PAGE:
Thoughts on the user experience friendliness of systems

Systems in one form or another are or will soon be just about everywhere – in cars and trains, in radios and televisions, on your body (watches, phones, glasses), all around the home and on the street corner, in the “cloud”, and just about everywhere else but the kitchen sink (and maybe even there). Is this new “smartworld” getting easier or harder for us to live with?

Many of us now have multiple devices – desktop computers, laptops, tablets, a smartphone, a smartwatch, and sometimes other devices for work. Gartner is predicting the Internet of Things (IoT) will have 25 billion endpoints by 2020. If you aren’t readily accessible, people immediately think something is wrong.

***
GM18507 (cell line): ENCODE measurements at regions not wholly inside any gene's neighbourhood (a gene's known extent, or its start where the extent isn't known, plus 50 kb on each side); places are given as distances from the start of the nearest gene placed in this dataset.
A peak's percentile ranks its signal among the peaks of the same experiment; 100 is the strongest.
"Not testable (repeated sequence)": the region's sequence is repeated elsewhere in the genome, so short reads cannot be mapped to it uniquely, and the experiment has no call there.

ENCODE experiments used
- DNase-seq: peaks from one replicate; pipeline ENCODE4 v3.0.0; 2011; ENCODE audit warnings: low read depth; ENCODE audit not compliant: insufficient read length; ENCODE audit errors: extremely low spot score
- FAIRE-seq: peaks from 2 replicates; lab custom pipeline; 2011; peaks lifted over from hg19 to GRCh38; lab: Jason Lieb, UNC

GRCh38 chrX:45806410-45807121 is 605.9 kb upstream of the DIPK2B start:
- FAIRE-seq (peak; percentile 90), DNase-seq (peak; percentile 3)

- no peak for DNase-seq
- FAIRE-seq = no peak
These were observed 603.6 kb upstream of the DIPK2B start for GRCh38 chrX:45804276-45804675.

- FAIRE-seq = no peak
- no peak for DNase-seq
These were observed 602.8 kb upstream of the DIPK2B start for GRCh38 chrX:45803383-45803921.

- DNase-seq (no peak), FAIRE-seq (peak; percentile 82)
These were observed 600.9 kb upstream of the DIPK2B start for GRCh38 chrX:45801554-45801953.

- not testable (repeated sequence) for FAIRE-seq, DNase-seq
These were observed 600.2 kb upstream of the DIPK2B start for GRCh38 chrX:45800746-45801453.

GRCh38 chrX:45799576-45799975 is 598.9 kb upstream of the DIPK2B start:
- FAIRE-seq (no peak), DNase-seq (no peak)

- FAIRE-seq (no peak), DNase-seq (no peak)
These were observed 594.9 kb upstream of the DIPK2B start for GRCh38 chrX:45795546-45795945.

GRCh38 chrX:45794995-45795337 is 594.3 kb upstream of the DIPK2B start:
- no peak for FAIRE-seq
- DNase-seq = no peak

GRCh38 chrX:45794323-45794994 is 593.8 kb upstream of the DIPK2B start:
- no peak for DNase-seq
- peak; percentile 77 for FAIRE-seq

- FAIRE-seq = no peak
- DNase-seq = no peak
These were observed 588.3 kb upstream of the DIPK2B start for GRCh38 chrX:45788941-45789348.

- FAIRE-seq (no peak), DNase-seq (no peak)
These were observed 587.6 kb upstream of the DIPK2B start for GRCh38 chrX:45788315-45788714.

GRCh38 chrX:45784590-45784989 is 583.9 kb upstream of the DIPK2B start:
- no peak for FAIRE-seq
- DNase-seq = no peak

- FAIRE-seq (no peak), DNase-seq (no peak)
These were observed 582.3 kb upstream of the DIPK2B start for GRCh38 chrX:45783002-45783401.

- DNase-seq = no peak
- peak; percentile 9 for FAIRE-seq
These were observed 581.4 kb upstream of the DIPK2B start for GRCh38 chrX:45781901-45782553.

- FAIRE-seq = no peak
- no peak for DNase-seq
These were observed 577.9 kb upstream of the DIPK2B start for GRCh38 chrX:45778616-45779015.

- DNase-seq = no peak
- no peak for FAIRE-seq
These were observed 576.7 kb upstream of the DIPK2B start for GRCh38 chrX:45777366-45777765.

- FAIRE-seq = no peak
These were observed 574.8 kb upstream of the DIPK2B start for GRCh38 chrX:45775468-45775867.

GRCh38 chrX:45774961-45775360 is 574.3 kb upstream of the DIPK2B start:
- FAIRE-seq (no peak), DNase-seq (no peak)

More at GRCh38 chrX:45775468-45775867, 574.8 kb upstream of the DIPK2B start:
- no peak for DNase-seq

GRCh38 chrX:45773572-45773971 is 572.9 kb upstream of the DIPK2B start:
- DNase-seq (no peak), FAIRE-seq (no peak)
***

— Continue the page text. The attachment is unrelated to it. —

If we can produce self-driving cars, why can’t we have friendly systems that help us to navigate the complexities of operating systems and the multiplicity of applications out there?

In other words, let’s ask:  Are systems in the Internet of Things world as friendly as they should (or could) be?

Learning what everything does and how to use it can be quite daunting, and it’s even worse when you don’t use a device or app very often, or heaven forbid, when something doesn’t seem to be working quite right.

I would claim that today’s systems generally do a mediocre to poor job of guiding users through the twists and turns of the digital society.  Most people aren’t computer experts!